Sometimes life’s lessons are not immediately imprinted on your brain, but exist somewhere in your DNA. So it was with my lessons from Gram. I always thought she was pretty extraordinary, but wasn’t exactly sure why. To a scrawny, self-conscious, scaredy cat kid, she just seemed pretty awesome. She could read and write in two languages and daily scoured American and when available, Norwegian news papers.
Gram riding on the back of my cousin’s motorcycle, with her house dress flying and her hands in the air laughing and hooting, circa age 70, infused my cells with fearlessness and joyousness; I just didn’t know it at the time. We all thought she was pretty darn cool.
We had contests to see who could eat the most Norwegian pancakes, meanwhile Gram stood for hours filling all the plates. I saw selflessness, driven out of love for her family and guests; as well as for her passion, which was cooking and filling bottomless bellies. The whole process surrounding food was sacred; sowing, composting, harvesting, canning, cooking and serving were all done with love, boundless energy and endless work. Her compassion in sharing that bounty had no limits.
Echoes of her horror stories about the evils of white bread and sugar make me shudder to this day. Wonder bread was a blasphemy and had to be hid or you paid the consequences. I’m not sure what the consequences were, but you didn’t want to find out because it might involve a purge of some kind. To this day, I can’t even look at it in the store. Why couldn’t she just leave us alone, without forcing us to ingest cod liver oil, resulting in whining and burping into the following week?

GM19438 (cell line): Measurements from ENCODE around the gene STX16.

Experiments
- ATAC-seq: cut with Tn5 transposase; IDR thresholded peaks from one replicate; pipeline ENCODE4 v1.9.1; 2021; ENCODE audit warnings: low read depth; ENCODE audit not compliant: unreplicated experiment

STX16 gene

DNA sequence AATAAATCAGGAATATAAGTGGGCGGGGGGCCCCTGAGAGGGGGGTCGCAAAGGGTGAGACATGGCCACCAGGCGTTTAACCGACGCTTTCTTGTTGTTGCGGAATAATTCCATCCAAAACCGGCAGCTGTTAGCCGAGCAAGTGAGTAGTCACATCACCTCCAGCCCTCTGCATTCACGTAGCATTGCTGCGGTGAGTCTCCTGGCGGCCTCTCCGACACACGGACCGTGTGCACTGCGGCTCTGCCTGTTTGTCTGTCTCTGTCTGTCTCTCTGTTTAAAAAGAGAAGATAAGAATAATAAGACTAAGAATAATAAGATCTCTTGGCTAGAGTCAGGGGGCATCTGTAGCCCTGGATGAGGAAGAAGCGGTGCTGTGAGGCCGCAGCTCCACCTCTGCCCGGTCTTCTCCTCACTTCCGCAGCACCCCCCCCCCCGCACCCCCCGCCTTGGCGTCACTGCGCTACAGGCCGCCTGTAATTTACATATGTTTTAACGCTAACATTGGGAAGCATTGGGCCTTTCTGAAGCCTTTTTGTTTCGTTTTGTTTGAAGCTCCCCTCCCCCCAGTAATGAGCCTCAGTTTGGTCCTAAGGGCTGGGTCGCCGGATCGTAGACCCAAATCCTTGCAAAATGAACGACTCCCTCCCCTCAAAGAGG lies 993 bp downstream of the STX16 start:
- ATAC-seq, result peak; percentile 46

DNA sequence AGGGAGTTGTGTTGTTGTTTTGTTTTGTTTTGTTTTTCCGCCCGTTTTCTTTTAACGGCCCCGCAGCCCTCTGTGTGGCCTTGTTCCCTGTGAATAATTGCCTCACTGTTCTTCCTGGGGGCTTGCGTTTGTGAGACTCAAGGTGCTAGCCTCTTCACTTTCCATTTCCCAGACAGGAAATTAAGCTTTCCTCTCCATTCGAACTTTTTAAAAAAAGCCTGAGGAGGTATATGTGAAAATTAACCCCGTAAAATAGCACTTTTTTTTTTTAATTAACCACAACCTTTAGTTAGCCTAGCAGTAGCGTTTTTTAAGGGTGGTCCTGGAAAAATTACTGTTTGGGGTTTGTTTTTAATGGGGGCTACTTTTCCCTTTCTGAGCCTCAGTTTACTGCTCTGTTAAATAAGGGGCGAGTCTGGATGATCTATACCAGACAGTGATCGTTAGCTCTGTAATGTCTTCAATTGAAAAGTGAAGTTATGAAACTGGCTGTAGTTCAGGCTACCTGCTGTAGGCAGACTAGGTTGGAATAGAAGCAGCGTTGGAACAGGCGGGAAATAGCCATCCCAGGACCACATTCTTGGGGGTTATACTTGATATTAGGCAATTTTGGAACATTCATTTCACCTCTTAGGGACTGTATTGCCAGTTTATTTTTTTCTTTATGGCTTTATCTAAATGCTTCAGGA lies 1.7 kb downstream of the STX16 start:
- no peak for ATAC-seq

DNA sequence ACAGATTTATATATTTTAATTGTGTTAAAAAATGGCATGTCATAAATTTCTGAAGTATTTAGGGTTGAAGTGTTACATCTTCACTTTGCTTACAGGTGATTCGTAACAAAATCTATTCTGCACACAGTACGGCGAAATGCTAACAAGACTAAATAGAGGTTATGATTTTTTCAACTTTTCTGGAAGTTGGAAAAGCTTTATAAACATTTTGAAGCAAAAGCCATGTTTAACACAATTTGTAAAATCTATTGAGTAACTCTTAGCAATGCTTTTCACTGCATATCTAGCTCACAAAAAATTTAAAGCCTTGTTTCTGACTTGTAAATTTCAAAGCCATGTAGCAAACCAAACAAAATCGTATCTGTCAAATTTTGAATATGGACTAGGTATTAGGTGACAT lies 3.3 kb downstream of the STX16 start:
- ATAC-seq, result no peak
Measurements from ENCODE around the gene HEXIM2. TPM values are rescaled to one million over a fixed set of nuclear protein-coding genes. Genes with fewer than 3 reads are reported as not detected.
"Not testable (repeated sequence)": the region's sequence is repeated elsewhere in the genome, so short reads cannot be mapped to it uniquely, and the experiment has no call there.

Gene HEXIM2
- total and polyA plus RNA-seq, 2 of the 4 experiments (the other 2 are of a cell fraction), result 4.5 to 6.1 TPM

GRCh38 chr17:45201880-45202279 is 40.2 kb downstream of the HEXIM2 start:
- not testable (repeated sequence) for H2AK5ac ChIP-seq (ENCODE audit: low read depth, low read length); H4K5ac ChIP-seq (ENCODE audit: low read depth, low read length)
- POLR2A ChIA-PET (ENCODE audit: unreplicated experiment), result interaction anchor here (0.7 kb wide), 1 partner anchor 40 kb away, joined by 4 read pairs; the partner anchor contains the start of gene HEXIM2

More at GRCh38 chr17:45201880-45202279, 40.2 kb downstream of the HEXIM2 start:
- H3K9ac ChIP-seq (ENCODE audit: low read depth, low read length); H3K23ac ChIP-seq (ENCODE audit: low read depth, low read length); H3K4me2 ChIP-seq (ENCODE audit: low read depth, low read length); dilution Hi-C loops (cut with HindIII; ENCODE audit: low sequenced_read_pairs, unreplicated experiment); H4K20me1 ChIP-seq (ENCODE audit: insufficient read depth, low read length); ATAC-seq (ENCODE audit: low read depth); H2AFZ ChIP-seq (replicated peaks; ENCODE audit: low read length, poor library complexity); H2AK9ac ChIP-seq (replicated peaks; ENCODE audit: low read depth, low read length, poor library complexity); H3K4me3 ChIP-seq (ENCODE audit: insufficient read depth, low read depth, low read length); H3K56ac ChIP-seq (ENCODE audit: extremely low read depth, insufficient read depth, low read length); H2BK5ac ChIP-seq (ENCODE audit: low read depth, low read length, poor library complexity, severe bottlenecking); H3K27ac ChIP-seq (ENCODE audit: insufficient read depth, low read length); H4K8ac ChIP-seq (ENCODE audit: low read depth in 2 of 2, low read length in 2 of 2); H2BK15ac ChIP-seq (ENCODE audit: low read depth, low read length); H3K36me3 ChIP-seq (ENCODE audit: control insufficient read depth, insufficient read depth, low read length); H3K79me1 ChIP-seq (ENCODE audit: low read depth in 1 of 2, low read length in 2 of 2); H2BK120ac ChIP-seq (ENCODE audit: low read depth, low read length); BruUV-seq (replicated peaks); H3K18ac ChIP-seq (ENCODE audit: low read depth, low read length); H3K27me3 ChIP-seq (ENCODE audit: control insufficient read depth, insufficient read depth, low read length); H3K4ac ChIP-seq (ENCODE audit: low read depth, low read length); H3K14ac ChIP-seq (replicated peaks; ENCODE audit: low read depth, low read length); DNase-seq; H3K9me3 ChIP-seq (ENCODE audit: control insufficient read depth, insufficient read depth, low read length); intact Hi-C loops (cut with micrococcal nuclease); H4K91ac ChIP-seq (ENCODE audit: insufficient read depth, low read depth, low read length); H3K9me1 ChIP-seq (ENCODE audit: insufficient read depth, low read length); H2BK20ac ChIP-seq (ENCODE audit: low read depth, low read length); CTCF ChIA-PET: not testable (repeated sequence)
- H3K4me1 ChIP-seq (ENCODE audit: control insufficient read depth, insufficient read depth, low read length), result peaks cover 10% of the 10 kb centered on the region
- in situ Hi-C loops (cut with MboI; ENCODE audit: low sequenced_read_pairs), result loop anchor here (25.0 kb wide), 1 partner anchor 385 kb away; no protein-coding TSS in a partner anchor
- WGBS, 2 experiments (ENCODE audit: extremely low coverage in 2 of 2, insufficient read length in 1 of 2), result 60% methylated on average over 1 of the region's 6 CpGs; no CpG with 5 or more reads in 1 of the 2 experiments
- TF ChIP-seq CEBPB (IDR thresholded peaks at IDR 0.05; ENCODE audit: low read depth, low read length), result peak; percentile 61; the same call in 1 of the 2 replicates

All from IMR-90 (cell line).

Gram never learned to drive but that didn’t stop her. When she gave up the farm after Grandpa died she would stay with several of her children for months at a time. We couldn’t make a move to the door, without her appearing, pocketbook in hand and ready to go. This really made it hard to go on a date without her. She was ready for anything, at any time. We were not always on the same page.
She ruled her family kingdom with lots of love and good humor. I learned so many lessons about doing what you love, embracing life and community, with an open heart. It was a slow education and maturation, but the seeds were planted and that is what she did best, especially when she was in Fertile, Iowa….
3 thoughts on “LESSONS FROM GRAM”
Love this story. It creates a mental picture of your Granny and your lives with her.
Thank you, I have always wanted to record her essence. Hopefully I have done her justice.
I love the image of Great Gram on the motorcycle. These stories are fabulous. Such a great idea to capture them and share